Even at this "fastest permissible limit" it is a whopping 384 bps of traffic...

With the apple pie getting too watery.

then I loose IPv6 upstream even faster.
That result is: negative / worse than before. My router is supposed to keep a connection up and running.

Your clients should also re-request it faster.

With stateless, I have two IPv6 addresses on WAN6

IPv6: 2a02:bbbb:cccc:dddd:8e3b:adff:feba:225f/64
IPv6: 2a02:bbbb:cccc:dddd::a6/128
IPv6-PD: 2a02:bbbb:cccc:eeee::/60

with stateful,
it is only

IPv6: 2a02:bbbb:cccc:dddd::a6/128
IPv6-PD: 2a02:bbbb:cccc:eeee::/60
for a first check, net clients ipv6 looks fine

I'd suggest:

  • reducing MinRtrAdvInterval to 3 seconds
  • reducing MaxRtrAdvInterval to 600 seconds, as per RFC 4861, and since it seems that 1800 seconds causes connectivity loss
  • reducing AdvDefaultLifetime to somewhere between 600 seconds and 1800 seconds, as per RFC 4861

This way your upstream routers should "always" know that your router is able to route the packets, as well as having a reasonable lifetime for a home situation where your router may go down periodically, or you want to configure it differently or perhaps switch it out for something else.

3 Likes

This is getting interesting!
With stateful config type on the cable modem, I see this on the router (besides of lots of other "stuff"):

tcpdump -i eth0.2 ip6
tcpdump: verbose output suppressed, use -v or -vv for full protocol decode
listening on eth0.2, link-type EN10MB (Ethernet), capture size 262144 bytes
21:32:55.952825 IP6 fe80::aaaa:bbbb:cccc:dddd > ip6-allnodes: ICMP6, router advertisement, length 88
21:33:01.148661 IP6 fe80::aaaa:bbbb:cccc:dddd > ip6-allnodes: ICMP6, router advertisement, length 88
21:33:05.668606 IP6 fe80::aaaa:bbbb:cccc:dddd > ip6-allnodes: ICMP6, router advertisement, length 88
21:33:15.038293 IP6 fe80::aaaa:bbbb:cccc:dddd > ip6-allnodes: ICMP6, router advertisement, length 88

Setting is:
dhcpv6stateful

BUT: It is still getting lost - after 10 minutes.

Whereas fe80::aaaa:bbbb:cccc:dddd is the IP of the OpenWrt router, NOT the cable modem.
Isn't it that also the cable modem is supposed to send these RAs?

I understood that both, cable modem and router is the role of a router and the OpenWrt router is the router for the network hosts and the host for the cable modem.

So stateless is doing both SLAAC and DHCPv6

OpenWRT sends RA packets to your LAN which seems to be eth0.2 on your machine.

What is going on on the WAN (is that eth0.1 ?)

When you say that you lose connectivity is it that the OpenWRT router loses the ipv6 address that it has on the WAN?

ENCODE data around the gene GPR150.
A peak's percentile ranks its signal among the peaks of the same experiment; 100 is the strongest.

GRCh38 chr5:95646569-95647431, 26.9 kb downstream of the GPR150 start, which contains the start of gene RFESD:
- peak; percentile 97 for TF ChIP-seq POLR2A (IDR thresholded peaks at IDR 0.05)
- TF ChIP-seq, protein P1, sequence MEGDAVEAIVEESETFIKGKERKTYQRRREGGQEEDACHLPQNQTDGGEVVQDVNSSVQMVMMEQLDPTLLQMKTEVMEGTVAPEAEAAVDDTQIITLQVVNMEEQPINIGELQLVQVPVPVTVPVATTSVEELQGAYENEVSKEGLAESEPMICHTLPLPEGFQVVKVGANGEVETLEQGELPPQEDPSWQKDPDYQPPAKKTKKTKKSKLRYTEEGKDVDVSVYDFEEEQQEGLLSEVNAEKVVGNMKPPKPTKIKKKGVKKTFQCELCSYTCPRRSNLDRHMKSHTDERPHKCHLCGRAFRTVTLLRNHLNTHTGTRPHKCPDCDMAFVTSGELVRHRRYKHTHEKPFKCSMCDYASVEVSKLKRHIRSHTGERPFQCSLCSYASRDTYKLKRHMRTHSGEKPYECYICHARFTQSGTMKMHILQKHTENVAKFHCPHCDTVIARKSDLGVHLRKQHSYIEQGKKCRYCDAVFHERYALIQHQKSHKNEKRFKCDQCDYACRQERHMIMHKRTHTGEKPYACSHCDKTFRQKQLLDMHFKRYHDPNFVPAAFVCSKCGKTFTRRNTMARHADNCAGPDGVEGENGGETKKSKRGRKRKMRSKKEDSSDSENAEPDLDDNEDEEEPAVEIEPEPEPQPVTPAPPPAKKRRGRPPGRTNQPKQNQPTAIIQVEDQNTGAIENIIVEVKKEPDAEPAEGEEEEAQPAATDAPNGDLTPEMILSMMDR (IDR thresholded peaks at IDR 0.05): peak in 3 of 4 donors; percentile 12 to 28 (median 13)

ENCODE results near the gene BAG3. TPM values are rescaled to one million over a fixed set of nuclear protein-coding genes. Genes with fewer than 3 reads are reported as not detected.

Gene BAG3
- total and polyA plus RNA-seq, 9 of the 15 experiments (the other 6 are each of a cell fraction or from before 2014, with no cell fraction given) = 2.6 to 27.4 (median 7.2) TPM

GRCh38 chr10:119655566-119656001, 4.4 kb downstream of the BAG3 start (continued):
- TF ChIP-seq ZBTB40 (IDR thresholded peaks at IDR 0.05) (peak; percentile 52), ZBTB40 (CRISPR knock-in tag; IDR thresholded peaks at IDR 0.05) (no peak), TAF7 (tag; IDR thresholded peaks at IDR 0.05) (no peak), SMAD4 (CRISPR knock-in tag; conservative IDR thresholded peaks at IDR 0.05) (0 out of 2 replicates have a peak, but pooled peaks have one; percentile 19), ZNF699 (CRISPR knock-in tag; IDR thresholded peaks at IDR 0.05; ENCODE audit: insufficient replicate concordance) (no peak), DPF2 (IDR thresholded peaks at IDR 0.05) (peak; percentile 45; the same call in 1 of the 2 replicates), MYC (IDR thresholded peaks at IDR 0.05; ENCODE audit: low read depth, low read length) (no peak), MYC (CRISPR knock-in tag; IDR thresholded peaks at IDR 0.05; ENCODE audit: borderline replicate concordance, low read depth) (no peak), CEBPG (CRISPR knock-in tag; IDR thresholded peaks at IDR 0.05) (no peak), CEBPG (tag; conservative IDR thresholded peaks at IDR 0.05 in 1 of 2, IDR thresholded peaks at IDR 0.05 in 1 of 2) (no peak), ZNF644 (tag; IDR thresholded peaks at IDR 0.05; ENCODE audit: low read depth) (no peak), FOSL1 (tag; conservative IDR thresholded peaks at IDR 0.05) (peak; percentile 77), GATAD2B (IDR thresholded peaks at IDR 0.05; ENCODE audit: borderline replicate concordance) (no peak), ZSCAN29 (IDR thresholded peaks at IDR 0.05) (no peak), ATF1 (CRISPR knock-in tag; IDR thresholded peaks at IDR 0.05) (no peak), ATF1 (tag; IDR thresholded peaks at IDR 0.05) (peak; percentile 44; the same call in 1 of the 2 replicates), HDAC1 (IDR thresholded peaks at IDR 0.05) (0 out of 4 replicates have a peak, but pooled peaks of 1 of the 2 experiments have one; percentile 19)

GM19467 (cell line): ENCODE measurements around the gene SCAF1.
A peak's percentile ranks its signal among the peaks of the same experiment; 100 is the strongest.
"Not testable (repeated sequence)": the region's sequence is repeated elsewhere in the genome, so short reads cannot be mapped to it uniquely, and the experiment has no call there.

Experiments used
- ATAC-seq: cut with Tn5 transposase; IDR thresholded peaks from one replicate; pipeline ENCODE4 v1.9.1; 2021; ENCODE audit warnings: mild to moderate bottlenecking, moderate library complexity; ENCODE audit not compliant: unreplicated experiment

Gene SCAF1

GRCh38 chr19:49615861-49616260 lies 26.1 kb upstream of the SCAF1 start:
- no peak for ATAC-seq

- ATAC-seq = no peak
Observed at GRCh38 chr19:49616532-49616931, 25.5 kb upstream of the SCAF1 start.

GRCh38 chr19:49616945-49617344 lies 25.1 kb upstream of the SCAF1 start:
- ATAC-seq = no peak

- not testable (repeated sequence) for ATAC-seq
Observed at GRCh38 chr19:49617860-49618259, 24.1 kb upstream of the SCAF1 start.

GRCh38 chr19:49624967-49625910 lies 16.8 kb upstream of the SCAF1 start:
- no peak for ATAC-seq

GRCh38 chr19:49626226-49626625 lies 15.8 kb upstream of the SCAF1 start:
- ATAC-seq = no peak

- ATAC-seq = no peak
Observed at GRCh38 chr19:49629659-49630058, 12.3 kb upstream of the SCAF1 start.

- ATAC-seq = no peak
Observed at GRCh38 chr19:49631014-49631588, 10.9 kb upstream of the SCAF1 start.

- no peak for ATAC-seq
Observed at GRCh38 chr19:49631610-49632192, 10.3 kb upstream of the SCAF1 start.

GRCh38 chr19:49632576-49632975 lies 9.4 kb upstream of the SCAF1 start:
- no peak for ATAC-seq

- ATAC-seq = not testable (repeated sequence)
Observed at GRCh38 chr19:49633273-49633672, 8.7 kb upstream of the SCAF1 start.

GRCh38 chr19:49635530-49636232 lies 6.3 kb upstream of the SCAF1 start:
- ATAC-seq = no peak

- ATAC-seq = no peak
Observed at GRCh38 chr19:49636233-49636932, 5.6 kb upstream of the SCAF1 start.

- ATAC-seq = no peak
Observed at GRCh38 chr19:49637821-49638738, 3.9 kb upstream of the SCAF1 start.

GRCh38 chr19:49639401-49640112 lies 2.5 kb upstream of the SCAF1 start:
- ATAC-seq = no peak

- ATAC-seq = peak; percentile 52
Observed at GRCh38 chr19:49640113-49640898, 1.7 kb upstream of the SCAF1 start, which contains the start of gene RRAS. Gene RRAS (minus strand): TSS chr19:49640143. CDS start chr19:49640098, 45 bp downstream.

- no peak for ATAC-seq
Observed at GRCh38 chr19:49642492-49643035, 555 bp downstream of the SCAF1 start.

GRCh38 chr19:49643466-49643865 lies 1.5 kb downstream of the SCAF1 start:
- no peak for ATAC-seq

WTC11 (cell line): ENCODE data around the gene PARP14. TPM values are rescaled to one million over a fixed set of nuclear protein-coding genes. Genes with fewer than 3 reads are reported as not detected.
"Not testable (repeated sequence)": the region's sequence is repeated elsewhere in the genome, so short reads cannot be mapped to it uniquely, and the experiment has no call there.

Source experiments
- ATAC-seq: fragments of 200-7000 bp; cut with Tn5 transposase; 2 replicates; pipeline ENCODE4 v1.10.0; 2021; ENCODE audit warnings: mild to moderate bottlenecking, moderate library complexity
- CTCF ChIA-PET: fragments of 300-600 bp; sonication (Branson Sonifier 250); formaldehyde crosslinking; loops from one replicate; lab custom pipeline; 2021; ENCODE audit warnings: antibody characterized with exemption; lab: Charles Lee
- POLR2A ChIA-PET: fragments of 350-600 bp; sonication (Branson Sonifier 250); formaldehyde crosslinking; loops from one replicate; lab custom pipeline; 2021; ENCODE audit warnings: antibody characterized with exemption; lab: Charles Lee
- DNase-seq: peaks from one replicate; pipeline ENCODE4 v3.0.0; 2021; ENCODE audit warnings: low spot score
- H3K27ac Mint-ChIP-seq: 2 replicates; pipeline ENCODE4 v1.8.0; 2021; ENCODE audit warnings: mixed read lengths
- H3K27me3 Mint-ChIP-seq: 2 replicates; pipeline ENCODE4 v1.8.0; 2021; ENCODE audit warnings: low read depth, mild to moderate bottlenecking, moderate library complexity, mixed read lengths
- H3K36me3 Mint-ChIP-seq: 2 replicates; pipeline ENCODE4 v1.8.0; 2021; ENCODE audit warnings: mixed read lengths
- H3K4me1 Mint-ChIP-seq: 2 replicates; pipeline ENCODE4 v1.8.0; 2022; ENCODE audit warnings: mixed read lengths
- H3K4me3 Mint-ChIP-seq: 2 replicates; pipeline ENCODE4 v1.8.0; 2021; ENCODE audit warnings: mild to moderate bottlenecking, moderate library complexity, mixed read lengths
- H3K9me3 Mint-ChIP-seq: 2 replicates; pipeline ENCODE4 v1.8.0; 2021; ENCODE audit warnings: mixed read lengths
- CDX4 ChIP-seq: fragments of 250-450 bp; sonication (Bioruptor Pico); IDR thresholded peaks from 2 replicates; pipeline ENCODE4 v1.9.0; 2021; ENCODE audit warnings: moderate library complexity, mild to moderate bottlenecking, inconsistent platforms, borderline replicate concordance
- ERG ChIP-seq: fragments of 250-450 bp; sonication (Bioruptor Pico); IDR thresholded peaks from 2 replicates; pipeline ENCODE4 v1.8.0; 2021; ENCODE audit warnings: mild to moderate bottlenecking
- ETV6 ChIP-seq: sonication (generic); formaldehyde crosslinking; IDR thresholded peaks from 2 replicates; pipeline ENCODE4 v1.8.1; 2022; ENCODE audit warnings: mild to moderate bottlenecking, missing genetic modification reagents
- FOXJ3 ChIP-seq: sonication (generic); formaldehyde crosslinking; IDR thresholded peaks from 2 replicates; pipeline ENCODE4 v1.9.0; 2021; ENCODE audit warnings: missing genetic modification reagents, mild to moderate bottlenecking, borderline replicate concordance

Yes, the ISP equipment should be advertising ipv6 routes. Perhaps OpenWRT is ignoring those advertisements ?

Here's my recommendation, set the advertisement lifetime to 600 seconds, and the DHCPv6 valid lifetime to 300 seconds. You'll be constantly renewing your DHCPv6 address, but at least you'll be doing it much more often than the valid lifetime of the router advertisements. Perhaps this will keep things from getting confused?

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This is confusing. I was dumping on WAN interface but got the LAN packets.
WAN and WAN6 is eth0.2

interfaces

there is a minimum required:
Selection_013

As of now, I am "ifup wan6" with cron every 30 minutes (with RA lifetime set to 1800) which is fixing it.

Interface WAN6 IPv6 addresses are disappearing nicely on the screen and in terminal, and the upstream IPv6 box in the router overview is getting clear and clean.
overview

Well, I guess openwrt might be advertising itself as the router for your delegated prefix on all interfaces. That's ok, the question is how does the ISP equipment handle that. I guess it should be fine. If you look at that dump though, do you also see RA packets from the ISP equipment?

It seems odd to me that they make you have an 83 hour minimum lifetime for DHCPv6 leases on a link where the prefix is only guaranteed for a few tens of minutes.

This doesn't surprise me, since you're looking on your OpenWrt box telling "any node that I'm directly connected to" that:

  • I'm a router
  • This networks has its addresses managed by [ you /or/ managed on the network (such as by DHCPv6) ]
  • (Optionally) I can route packets for..."

(see RFC 4861, Section 4.2).